Then there is a second object, “To remove (if deemed necessary or expedient) any of the present directors, and to elect directors to fill any vacancy in the board.” The learned Judge below thought that too indefinite, but in my opinion a notice to remove “any of the present directors” would justify a resolution for removing all who are directors at the present time; “any” would involve “all.” I think that a notice in that form is quite sufficient for all practical purposes. If when the recommendations of the committee were known, or when the committee had been appointed, the directors or some of them were to say, “We will not act any longer if you insist upon this. We will not follow out the recommendations whatever they may be,” then very likely the general meeting would say, “If that be so we do not wish to have you as directors any longer, and we will remove you.” That shews why the words “any of” were put in. If the committee make recommendations which are accepted by the company, some of the directors, though disapproving of them, may say, “We think this unadvisable, but as the company wishes it we submit to their wishes,” and then very likely the meeting will say, “We will not remove those gentlemen, but we will remove those who at the meeting refuse to take the course which we consider conducive to the interests of the company.” I am of opinion that under sect. 91 a general meeting of shareholders has power to remove directors, and that the notice was sufficiently distinct, and if so, the notice issued by the directors was insufficient in this respect also...
I am of the same opinion. It appears to me that this case is very much more important than at first sight appears. It raises a question of the utmost possible consequence as to the management of railway and other companies. We must bear in mind the decisions in Foss v Harbottle and the line of cases following it, in which this Court has constantly and consistently refused to interfere on behalf of shareholders, until they have done the best they can to set right the matters of which they complain, by calling general meetings. Bearing in mind that line of decisions, what would be the position of the shareholders if there were to be another line of decisions prohibiting meetings of the shareholders to consider their own affairs? It appears to me that it must be a very strong case indeed which would justify this Court in restraining a meeting of shareholders. I do not mean to say of course that there could not be a case in which it would be necessary and proper to exercise such a power. I can conceive a case in which a meeting might be called under such a notice that nothing legal could be done under it. Possibly in that case an injunction to restrain the meeting might be granted. I do not say that it would, that case may be dealt with when it arises. In the present case it must be observed that the notice is not a notice of particular resolutions—it is a notice stating objects which the requisitionists wish to accomplish by any legal means. That is the only notice which they need give according to the terms of the Act of Parliament. One of their objects is to remove the directors. In my opinion, when we look at sect. 91 of the Companies Clauses Act, there can be no doubt that a general meeting has power to do this. The directors have issued a notice calling a meeting, but have excluded from their notice that object amongst others. That cannot be right. The other object of the requisitionists is to see whether they cannot economise by concentrating the offices and reducing their staff of officials. I quite agree that this notice is not happily worded, because it is capable of being construed so as to lead to the inference that they wanted to do this by delegating the powers of the company to a committee, the legality of which may be fairly questioned. But assuming that to be the true construction, it does not at all follow that under a notice of this kind a meeting would be precluded from passing resolutions substantially effecting the objects of the requisitionists in a way open to no objection on the score of illegality. It seems to me a very strong thing to say that the meeting shall not be held, because the notice is so wide that, according to its terms, illegal resolutions might be passed. I am of opinion that this injunction ought not to have been granted.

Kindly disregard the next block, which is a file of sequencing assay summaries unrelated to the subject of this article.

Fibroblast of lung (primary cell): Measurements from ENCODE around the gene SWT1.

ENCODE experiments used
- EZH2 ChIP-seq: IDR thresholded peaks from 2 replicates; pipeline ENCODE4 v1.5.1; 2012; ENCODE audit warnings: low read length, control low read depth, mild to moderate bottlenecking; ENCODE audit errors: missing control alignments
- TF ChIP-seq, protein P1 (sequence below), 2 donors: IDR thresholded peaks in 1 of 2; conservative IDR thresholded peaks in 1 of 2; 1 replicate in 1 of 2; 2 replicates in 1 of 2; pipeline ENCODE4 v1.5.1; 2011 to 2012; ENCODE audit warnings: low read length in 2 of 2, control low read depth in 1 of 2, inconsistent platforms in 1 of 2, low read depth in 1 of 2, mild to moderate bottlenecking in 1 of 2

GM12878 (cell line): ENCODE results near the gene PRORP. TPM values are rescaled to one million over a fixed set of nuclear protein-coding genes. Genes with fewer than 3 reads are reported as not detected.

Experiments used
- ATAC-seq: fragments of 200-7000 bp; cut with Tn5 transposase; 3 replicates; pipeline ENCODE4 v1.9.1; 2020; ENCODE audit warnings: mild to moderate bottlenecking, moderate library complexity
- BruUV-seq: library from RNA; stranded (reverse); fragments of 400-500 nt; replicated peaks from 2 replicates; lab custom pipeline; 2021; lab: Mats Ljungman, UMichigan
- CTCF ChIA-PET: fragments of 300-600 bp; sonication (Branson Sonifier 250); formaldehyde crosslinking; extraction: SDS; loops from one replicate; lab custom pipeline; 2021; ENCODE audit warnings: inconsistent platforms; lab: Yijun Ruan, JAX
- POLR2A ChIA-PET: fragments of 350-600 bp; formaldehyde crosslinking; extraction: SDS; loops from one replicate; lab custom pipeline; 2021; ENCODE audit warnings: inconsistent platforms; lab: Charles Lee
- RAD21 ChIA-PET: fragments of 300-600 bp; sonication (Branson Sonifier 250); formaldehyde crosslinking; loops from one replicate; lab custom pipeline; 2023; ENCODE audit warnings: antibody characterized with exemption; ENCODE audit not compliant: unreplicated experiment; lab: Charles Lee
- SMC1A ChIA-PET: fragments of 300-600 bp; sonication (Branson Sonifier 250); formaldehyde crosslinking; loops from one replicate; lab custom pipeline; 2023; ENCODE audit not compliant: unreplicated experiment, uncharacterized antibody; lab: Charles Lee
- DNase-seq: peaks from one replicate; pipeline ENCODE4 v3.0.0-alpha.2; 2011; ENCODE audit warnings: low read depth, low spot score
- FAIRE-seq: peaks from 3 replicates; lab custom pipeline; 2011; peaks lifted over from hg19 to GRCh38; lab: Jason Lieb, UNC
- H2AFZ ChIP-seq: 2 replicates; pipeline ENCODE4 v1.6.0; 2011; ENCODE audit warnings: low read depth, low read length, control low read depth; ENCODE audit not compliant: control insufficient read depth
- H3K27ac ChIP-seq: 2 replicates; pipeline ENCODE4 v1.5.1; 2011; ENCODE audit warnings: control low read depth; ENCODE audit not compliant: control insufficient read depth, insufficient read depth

Fry LJ gave a concurring opinion.